Also, about the differences between British and Australians; we were asked to describe Canadians (in History) without using any references to Americans. So, I put up my hand and said "Eh?" And the prof was like, "Fair enough". It was awesome!
And that was a really rambling post...I love rambling in that sort of thing. Haha

Nathan Bransford said...

captain ron-

Short of advocating a certain length and pointing out some dos and don'ts, I don't think I've ever suggested a "standardized" query.

The thing about page and a half queries, though, is that they just don't usually need to be that long. And if they don't need to be that long, it usually means the author didn't take the time to tighten it. And that, in turn, usually means the author didn't take enough time to write it.

Believe me, I'm the last person to want to stifle someone's creativity. But there's also something to be said for respecting the process and knowing the industry conventions. An aspiring author is going to need more than just talent alone to succeed as a writer, might as well start now.

JaxPop said...

Adaora - Hmmph. 'Gravitational Pull' - Wait'll you get to be my age - you'll see the results of GP!

Tough time in school? - Best of Luck. The last time I had to take a test - I failed it. 5 times. It was the eye exam to get my Florida license, 3 years ago. How the hell did I know I couldn't see. I don't have a chart on my windshield anyway. (& lets talk about these word verification things - I never get them right on the first try either)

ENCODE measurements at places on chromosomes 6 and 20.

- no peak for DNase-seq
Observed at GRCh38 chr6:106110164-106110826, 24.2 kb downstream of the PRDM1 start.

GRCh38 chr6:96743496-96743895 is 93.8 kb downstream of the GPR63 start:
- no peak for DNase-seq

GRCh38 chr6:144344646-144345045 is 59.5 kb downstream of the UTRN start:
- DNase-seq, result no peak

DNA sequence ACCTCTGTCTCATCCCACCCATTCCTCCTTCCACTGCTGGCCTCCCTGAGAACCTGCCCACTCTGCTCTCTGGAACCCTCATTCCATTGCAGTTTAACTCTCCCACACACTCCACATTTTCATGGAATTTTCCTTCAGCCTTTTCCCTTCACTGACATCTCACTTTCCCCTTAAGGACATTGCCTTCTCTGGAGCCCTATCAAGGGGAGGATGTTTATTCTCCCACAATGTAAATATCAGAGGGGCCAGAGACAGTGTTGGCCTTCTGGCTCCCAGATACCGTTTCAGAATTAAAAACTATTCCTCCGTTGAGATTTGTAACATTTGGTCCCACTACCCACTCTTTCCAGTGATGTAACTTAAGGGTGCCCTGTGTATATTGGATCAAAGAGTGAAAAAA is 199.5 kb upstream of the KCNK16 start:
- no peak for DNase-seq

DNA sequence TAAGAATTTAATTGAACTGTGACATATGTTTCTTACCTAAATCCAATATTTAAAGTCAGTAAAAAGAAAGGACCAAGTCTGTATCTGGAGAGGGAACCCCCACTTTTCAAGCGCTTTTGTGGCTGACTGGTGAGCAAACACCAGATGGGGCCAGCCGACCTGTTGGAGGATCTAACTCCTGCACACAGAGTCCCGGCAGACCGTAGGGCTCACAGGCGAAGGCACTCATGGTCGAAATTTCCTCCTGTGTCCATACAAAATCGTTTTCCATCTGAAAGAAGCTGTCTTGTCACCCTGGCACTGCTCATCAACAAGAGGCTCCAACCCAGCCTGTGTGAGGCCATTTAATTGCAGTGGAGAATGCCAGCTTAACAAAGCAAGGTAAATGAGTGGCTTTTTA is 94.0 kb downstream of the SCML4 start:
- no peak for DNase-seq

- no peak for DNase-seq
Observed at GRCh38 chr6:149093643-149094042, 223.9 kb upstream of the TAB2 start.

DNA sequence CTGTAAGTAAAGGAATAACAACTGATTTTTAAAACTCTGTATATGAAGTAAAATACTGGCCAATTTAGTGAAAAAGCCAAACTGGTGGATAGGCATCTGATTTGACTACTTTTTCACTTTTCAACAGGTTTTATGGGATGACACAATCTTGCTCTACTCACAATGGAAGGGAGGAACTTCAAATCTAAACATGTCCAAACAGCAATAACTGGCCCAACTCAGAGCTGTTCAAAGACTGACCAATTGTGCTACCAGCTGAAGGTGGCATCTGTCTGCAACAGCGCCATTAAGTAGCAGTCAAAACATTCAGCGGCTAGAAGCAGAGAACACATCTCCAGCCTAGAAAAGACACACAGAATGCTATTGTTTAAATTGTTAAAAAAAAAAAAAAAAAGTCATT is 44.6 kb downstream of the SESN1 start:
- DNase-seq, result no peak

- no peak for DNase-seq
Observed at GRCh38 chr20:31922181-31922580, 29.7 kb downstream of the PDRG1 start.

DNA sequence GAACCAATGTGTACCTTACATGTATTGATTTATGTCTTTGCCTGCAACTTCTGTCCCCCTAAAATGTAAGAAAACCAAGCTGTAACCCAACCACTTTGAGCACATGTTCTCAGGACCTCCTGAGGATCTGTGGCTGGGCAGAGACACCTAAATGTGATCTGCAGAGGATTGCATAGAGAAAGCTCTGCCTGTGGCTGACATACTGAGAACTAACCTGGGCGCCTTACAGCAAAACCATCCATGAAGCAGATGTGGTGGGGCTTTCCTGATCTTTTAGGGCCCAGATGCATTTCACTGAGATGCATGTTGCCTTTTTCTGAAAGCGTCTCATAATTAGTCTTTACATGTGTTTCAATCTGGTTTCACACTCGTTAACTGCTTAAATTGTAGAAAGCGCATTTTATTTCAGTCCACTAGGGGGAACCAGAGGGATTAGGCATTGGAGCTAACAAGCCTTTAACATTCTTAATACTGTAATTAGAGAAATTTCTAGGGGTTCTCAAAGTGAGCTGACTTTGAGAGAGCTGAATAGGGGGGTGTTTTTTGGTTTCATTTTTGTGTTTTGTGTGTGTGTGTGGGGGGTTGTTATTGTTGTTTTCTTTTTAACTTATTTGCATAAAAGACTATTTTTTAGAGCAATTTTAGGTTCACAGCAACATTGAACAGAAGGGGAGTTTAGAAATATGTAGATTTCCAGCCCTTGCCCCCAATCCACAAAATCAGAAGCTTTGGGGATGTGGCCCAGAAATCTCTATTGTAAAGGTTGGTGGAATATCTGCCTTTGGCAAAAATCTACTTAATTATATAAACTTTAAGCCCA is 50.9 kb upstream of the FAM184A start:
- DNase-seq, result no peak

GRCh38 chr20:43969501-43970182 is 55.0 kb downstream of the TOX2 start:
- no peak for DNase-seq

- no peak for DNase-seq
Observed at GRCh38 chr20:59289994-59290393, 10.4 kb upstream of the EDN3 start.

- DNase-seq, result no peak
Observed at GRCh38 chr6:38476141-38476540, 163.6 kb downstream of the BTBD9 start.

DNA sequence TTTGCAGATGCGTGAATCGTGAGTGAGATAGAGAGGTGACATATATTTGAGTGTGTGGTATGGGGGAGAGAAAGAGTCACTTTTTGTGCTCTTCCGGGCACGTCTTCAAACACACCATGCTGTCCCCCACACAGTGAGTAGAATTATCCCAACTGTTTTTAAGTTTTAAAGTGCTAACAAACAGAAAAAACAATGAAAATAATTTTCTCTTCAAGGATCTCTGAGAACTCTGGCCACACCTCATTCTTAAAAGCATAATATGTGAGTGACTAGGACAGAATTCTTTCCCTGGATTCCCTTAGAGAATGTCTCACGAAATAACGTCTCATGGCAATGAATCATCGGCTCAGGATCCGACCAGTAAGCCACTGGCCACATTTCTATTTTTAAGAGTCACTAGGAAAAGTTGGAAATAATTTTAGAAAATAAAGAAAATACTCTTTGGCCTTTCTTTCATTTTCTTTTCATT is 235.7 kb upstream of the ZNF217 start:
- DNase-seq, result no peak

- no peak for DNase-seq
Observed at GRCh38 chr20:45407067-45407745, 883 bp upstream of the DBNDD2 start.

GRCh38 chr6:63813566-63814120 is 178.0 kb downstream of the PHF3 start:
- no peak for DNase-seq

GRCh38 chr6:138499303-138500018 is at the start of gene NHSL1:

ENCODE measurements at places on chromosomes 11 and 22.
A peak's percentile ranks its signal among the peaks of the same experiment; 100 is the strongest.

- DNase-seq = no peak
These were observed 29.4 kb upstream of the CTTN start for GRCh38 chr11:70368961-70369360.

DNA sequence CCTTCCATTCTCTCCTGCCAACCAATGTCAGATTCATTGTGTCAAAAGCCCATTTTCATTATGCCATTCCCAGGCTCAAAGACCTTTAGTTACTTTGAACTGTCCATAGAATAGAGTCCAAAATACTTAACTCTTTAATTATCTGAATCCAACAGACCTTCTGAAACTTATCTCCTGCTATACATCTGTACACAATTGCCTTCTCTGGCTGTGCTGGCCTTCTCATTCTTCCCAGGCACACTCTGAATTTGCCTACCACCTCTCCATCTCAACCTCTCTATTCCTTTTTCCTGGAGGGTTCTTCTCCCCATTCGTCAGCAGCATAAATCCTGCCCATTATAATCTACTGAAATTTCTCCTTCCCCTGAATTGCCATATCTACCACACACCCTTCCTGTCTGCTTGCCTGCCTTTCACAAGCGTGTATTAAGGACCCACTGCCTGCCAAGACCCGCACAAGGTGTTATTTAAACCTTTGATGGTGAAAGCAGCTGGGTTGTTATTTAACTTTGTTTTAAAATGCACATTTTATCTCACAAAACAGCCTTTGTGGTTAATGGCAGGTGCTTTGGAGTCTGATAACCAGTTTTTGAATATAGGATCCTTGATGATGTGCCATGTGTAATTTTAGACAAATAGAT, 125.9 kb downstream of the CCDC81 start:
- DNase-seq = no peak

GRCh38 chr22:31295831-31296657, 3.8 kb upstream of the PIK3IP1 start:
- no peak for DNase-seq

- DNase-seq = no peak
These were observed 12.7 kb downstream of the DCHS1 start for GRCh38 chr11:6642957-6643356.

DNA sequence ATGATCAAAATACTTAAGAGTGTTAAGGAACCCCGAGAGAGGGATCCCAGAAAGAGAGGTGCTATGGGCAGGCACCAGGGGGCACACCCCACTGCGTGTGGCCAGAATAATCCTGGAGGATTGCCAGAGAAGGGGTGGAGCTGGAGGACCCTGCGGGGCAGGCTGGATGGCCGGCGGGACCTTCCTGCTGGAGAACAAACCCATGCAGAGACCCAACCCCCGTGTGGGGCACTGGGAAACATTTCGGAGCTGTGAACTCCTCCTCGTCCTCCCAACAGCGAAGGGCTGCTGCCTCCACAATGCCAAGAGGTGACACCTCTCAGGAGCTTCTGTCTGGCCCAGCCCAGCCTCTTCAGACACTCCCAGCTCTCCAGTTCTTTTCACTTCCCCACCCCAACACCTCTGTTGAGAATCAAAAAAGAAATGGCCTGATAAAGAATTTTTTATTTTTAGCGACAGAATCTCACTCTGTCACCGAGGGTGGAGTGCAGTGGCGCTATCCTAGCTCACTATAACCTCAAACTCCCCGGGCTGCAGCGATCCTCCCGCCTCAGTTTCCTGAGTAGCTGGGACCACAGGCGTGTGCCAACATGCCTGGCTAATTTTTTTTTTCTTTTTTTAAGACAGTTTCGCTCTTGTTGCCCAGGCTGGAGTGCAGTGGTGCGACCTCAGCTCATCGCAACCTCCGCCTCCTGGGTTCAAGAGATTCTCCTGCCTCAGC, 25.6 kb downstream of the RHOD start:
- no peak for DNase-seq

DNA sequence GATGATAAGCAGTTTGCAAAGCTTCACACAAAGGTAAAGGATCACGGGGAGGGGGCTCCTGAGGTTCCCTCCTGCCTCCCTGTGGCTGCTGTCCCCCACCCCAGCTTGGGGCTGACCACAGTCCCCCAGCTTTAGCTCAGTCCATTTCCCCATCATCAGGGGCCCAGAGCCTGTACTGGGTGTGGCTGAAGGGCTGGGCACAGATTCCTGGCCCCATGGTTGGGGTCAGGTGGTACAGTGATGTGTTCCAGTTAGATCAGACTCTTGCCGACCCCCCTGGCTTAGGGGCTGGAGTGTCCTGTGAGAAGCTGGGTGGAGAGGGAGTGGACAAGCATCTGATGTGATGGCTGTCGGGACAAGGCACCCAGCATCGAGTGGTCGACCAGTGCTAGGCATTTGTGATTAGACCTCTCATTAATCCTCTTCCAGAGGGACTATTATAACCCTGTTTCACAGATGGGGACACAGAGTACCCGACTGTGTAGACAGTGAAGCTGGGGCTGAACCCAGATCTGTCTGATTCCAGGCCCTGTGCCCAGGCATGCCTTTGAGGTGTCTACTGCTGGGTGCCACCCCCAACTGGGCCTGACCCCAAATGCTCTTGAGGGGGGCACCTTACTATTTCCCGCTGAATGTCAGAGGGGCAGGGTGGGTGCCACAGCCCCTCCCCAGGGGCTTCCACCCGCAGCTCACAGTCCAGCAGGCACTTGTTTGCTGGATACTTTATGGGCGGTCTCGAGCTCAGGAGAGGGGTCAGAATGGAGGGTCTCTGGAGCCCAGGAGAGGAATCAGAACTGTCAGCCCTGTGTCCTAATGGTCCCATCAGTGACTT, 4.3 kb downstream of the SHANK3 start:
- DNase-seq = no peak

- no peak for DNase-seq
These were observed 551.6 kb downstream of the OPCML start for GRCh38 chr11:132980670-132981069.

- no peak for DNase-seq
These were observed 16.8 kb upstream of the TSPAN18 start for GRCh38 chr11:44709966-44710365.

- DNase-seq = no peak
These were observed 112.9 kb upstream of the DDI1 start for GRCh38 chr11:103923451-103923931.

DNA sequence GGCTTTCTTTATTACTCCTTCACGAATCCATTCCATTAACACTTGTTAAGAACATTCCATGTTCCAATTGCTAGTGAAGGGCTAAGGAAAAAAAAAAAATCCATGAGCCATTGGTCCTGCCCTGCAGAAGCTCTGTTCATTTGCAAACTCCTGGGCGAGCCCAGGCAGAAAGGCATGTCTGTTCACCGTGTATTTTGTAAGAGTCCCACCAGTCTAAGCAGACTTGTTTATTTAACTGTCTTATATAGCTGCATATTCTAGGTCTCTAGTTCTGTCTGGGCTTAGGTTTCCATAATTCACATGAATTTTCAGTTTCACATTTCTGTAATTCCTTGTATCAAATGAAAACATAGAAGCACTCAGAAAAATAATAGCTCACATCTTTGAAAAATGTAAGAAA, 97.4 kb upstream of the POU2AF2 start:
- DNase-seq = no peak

Ulysses - Trying to throw out a trash can is impossible. This always pisses me off since the reason it needs to be trashed is because of the abuse inflicted on it by the same guys you want to take it away. Forget signs. Best advice, drop it off in front of a neighbor's house (one that you don't know) - I guarantee you'll see that sucker get 3 more years out of it.

Writing? - How the hell can I write when I'm reading these damn blogs?

ManiacScribbler said...

@jaxpop: Hey, you're writing blog comments! What more could you want? ;)
I'm totally lurking when I should be working on a History paper...But my brain is too full of Galileo already!

Ulysses said...

maniacscribbler: I'm a Canadian. I don't say "Eh?" I admit to liking back bacon and doughnuts, but I don't drink (even beer). A Canadian (without reference to the U.S.): A Brit who watches too much television. And one's brain can never be too full of Galileo. Copernicus, yes, but never Galileo.

jaxpop: You have my admiration, and in the years to come my neighbours (Canadian spelling) will have reason to hate you.

captain ron: "Format?" Is there a format?

There's a formula that increases the likelyhood of success, but I wouldn't call that a format: a good hook up front to grab interest right away, a short outline of major characters and plot points, and a few words at the end about your previous credits.

Wrap it up in polite professionalism, and that's it.

Correct me if I'm wrong.

I doubt an agent would reject anything that hooked them. However, I know that if I had nearly a thousand queries a week to evaluate each and every week of the year, in addition to the work that actually puts money in my bank account (negotiating contracts, dealing with editors and publishers, and advocating for writers who are already clients, etc.) I would waste no time on ones that didn't hook me right away.